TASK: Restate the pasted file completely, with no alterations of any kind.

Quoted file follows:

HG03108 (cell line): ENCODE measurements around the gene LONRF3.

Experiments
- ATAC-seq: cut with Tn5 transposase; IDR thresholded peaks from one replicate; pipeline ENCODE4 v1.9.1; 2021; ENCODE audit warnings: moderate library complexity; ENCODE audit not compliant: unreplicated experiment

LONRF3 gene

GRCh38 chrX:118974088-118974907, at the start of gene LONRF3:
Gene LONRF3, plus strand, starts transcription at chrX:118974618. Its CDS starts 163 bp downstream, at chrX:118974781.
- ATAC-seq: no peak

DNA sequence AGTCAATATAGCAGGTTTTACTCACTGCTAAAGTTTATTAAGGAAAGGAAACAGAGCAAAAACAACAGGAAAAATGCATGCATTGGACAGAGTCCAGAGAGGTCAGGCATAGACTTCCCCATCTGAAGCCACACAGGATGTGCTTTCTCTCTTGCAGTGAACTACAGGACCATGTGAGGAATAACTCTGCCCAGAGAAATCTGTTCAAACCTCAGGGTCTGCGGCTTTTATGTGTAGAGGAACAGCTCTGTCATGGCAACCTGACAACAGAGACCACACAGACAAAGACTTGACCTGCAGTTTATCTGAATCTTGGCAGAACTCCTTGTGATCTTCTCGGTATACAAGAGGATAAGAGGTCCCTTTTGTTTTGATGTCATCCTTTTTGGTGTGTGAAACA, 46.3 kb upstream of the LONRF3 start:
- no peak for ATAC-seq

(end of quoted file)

HG03108 (cell line): ENCODE measurements around the gene LONRF3.

Experiments
- ATAC-seq: cut with Tn5 transposase; IDR thresholded peaks from one replicate; pipeline ENCODE4 v1.9.1; 2021; ENCODE audit warnings: moderate library complexity; ENCODE audit not compliant: unreplicated experiment

LONRF3 gene

GRCh38 chrX:118974088-118974907, at the start of gene LONRF3:
Gene LONRF3, plus strand, starts transcription at chrX:118974618. Its CDS starts 163 bp downstream, at chrX:118974781.
- ATAC-seq: no peak

DNA sequence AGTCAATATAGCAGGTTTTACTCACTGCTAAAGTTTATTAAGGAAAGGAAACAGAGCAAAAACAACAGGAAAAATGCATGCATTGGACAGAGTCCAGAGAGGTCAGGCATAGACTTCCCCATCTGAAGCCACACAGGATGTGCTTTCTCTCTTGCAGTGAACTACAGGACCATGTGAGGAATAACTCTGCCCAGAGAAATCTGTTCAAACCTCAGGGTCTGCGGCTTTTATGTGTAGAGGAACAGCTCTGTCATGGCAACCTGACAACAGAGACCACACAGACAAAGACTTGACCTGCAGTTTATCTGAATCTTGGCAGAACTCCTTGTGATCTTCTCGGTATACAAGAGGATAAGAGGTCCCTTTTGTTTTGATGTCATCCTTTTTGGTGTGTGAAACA, 46.3 kb upstream of the LONRF3 start:
- no peak for ATAC-seq